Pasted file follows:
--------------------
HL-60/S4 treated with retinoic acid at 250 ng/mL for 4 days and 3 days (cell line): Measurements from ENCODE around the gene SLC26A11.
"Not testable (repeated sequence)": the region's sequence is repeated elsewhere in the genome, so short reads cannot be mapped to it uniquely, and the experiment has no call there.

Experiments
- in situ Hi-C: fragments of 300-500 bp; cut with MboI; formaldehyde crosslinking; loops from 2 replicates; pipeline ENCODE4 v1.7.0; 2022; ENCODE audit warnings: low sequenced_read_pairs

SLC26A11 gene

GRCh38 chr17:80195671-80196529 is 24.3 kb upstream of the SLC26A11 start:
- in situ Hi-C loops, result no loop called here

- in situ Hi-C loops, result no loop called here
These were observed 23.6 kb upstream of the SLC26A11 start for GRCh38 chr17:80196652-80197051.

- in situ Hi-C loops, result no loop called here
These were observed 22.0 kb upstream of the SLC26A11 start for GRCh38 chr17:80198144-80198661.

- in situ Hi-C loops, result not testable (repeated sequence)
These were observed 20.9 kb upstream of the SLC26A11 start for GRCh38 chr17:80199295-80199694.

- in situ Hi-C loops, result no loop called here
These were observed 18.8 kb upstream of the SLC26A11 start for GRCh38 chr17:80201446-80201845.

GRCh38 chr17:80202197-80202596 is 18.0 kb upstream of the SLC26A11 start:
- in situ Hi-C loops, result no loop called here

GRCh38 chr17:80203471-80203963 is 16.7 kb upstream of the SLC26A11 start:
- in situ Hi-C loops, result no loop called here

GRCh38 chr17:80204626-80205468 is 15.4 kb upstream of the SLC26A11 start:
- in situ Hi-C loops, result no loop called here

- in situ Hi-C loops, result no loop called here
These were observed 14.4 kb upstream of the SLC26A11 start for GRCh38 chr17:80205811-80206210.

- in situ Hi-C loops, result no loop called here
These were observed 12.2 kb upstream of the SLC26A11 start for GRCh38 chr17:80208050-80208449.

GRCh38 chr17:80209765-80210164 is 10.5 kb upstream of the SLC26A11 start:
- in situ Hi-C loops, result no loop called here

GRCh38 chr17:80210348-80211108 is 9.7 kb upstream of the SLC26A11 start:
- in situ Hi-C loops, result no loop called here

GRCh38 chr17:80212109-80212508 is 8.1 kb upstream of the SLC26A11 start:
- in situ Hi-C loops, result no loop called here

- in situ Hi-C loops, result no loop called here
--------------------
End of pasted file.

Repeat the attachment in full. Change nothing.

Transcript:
HL-60/S4 treated with retinoic acid at 250 ng/mL for 4 days and 3 days (cell line): Measurements from ENCODE around the gene SLC26A11.
"Not testable (repeated sequence)": the region's sequence is repeated elsewhere in the genome, so short reads cannot be mapped to it uniquely, and the experiment has no call there.

Experiments
- in situ Hi-C: fragments of 300-500 bp; cut with MboI; formaldehyde crosslinking; loops from 2 replicates; pipeline ENCODE4 v1.7.0; 2022; ENCODE audit warnings: low sequenced_read_pairs

SLC26A11 gene

GRCh38 chr17:80195671-80196529 is 24.3 kb upstream of the SLC26A11 start:
- in situ Hi-C loops, result no loop called here

- in situ Hi-C loops, result no loop called here
These were observed 23.6 kb upstream of the SLC26A11 start for GRCh38 chr17:80196652-80197051.

- in situ Hi-C loops, result no loop called here
These were observed 22.0 kb upstream of the SLC26A11 start for GRCh38 chr17:80198144-80198661.

- in situ Hi-C loops, result not testable (repeated sequence)
These were observed 20.9 kb upstream of the SLC26A11 start for GRCh38 chr17:80199295-80199694.

- in situ Hi-C loops, result no loop called here
These were observed 18.8 kb upstream of the SLC26A11 start for GRCh38 chr17:80201446-80201845.

GRCh38 chr17:80202197-80202596 is 18.0 kb upstream of the SLC26A11 start:
- in situ Hi-C loops, result no loop called here

GRCh38 chr17:80203471-80203963 is 16.7 kb upstream of the SLC26A11 start:
- in situ Hi-C loops, result no loop called here

GRCh38 chr17:80204626-80205468 is 15.4 kb upstream of the SLC26A11 start:
- in situ Hi-C loops, result no loop called here

- in situ Hi-C loops, result no loop called here
These were observed 14.4 kb upstream of the SLC26A11 start for GRCh38 chr17:80205811-80206210.

- in situ Hi-C loops, result no loop called here
These were observed 12.2 kb upstream of the SLC26A11 start for GRCh38 chr17:80208050-80208449.

GRCh38 chr17:80209765-80210164 is 10.5 kb upstream of the SLC26A11 start:
- in situ Hi-C loops, result no loop called here

GRCh38 chr17:80210348-80211108 is 9.7 kb upstream of the SLC26A11 start:
- in situ Hi-C loops, result no loop called here

GRCh38 chr17:80212109-80212508 is 8.1 kb upstream of the SLC26A11 start:
- in situ Hi-C loops, result no loop called here

- in situ Hi-C loops, result no loop called here